The Strokes premiered the video for “Taken For a Fool,” the second single from Angles, earlier today, and unlike the conceptual first video “Under Cover of Darkness,” which symbolically narrates the band’s reunion after their extended hiatus, the video is a relatively simple band-performance clip, with a rhythmically animated background setting.
Nearly a decade ago, another simple-looking (though extraordinary labor-intensive) animated rock video made lots of waves on its way to winning Breakthrough Video of the Year at the 2002 VMAs: The White Stripes‘ LEGO-block “Fell in Love with a Girl.” Sunday marked the tenth anniversary of that single’s album, White Blood Cells, and while we’ve been exploring the story of Jay-Z’s Reasonable Doubt for its (fifteenth) anniversary (Part I/Part II), Eric Been marks the White Blood Cells decade for The Atlantic by re-examining the “Return of Rock” narrative that accompanied the rise of bands like the Stripes and the Strokes.
What’s most interesting about Been’s look back at the rock trendpieces that proliferated at the turn of the last decade is his identification of their origin in the English press. British writers often have a very different perspective on American pop music than their American counterparts, since the American and British scenes are quantifiably different. (The contrasts are, to an extent, explored in Empire of Dirt, Wendy Fonarow‘s anthropology of UK “indie”—scarequotes required.) This has been true at least since the British invasion, and perhaps reached its peak of contrast in the era of punk, the history of which was largely rewritten in British terms, leading to Kim Gordon‘s famous T-shirt slogan “GIRLS INVENTED PUNK ROCK NOT ENGLAND” and Jeffrey Lewis‘s “History of Punk on the Lower East Side,” which ends “then the whole thing moved over to England and England stole all the credit.” (Sound of the City, coincidentally, examined what punk “means” in 2011 earlier today.)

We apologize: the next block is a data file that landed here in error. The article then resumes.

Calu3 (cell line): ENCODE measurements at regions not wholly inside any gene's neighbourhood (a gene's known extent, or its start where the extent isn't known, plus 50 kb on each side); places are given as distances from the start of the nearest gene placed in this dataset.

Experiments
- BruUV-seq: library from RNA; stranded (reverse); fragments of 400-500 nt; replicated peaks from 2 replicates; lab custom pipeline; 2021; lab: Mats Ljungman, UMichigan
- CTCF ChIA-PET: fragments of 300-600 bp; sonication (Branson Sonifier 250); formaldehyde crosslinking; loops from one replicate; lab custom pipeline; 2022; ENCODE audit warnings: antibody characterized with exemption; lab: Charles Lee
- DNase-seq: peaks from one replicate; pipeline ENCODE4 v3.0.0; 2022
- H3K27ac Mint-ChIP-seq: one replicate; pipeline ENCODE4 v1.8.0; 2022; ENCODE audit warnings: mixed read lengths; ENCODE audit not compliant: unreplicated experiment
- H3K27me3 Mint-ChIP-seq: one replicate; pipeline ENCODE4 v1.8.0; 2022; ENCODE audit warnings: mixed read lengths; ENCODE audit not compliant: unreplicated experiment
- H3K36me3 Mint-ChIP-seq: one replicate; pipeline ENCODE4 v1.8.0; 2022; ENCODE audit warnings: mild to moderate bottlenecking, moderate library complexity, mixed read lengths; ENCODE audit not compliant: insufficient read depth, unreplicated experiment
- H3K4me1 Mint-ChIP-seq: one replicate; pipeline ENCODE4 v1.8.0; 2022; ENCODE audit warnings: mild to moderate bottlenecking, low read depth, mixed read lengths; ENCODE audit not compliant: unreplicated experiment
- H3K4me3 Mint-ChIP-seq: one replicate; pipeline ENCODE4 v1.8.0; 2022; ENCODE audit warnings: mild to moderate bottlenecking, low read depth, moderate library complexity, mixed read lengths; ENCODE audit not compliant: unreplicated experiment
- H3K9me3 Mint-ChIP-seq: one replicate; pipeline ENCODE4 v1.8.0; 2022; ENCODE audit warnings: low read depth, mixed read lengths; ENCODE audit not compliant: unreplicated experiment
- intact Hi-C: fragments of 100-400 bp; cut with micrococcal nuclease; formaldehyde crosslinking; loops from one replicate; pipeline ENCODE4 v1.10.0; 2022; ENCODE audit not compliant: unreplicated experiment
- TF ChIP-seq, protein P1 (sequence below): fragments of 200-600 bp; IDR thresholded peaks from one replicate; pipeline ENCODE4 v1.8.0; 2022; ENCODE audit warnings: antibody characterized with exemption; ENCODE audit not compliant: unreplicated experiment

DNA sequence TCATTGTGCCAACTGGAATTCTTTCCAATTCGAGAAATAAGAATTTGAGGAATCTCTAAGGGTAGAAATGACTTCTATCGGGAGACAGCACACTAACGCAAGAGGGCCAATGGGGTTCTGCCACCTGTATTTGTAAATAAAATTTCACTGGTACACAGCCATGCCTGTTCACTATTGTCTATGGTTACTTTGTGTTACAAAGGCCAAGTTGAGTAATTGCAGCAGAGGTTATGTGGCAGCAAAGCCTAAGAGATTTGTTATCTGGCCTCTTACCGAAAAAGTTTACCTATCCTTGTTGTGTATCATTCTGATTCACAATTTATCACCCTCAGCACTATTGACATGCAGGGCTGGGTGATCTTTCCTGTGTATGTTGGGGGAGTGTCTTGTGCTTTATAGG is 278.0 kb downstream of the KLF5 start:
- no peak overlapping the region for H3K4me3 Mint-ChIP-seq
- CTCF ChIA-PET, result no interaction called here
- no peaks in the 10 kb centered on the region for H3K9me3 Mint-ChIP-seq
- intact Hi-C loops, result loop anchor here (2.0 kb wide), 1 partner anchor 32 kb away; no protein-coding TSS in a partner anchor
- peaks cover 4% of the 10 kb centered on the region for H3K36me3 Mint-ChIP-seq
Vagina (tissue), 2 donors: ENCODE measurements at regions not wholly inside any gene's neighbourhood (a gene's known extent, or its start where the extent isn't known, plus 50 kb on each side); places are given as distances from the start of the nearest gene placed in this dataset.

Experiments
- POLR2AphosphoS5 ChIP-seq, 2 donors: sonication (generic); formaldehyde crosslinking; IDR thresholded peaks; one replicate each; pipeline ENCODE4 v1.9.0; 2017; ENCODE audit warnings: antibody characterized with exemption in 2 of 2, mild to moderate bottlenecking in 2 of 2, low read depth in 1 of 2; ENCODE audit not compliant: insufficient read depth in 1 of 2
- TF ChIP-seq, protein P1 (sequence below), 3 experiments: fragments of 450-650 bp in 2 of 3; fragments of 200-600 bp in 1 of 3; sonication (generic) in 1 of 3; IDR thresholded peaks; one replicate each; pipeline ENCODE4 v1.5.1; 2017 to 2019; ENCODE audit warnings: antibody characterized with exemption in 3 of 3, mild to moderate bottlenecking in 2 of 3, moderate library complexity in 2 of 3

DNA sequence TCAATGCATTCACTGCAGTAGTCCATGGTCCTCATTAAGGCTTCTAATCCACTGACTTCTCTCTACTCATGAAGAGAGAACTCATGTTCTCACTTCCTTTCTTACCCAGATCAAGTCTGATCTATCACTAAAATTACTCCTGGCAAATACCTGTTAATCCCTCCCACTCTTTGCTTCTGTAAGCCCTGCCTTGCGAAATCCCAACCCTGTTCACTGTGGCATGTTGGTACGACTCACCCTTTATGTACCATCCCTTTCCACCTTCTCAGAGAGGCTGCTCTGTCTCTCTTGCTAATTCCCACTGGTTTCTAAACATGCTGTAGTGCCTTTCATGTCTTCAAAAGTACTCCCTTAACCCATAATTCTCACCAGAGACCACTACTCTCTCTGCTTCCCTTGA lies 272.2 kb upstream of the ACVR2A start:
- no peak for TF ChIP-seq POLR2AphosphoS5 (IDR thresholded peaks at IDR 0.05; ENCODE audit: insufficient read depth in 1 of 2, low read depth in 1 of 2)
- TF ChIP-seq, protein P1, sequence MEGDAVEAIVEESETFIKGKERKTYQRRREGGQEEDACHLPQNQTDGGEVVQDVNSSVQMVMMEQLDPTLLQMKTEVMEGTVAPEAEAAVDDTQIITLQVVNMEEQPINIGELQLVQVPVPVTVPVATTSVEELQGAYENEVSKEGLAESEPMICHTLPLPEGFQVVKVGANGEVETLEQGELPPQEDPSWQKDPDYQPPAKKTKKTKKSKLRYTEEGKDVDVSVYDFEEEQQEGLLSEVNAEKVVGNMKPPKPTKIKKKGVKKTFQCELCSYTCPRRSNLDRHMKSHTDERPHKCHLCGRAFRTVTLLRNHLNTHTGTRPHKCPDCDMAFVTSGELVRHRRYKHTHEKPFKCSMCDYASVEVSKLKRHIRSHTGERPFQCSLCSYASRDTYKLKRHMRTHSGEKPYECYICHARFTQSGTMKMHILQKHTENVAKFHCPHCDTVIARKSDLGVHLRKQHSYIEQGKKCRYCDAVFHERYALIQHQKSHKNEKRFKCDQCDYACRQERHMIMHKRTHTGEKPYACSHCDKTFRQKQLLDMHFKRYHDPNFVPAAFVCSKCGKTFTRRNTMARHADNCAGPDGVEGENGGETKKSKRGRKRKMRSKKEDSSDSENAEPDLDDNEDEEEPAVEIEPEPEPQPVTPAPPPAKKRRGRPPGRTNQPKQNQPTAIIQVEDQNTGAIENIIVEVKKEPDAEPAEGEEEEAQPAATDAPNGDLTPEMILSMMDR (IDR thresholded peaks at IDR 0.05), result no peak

The other idea Been teases out a little, but doesn’t chart specifically, is the way in which the popularity of rock and its particular sub-genres ebbs and flows over time. He looks at claims in 1999 and 2011 that rock is dead: “These types of proclamations about the death of rock have been going on almost since the genre’s infancy.” Even without dismantling the faulty notion that rock itself is anything but a sub-genre of pop music, he’s right to call the bluff of the eulogizers. However, there is a sort of absent feeling that is prevailing in the culture of pop music lately. Compare with 1997, the year of downer #1 singles (except, it bears noting, Hanson‘s “MMM Bop” and the Spice Girls‘ “Wannabe”). In hindsight, American pop music in 1997 indicated a nation primed—almost actively waiting—for the teen-pop explosion that would follow (and of which the two exceptions listed were heralds).
2011 feels like another such moment. We’re not sure it’s possible to predict (or even really guess) what is on the horizon, but we suspect that, looking back at this year in pop (as Eric Been does with 2001), we will regard the year as transitional. None of this is intended to claim that the music is any less good this year, or that there aren’t real pop innovations, but merely that nothing and no one (except Adele) has had any success capturing the zeitgeist. Even “Edge of Glory,” seemingly the most crowd-pleasing song from Lady Gaga‘s much-promoted and much-touted Born This Way, has stalled. Gaga’s Little Monsters are, it seems, merely the largest of the collection of subcultures that are currently substituting for anything monocultural, and regardless of one’s opinions on the value of a monoculture, pop as a cultural force is at its weakest in these times.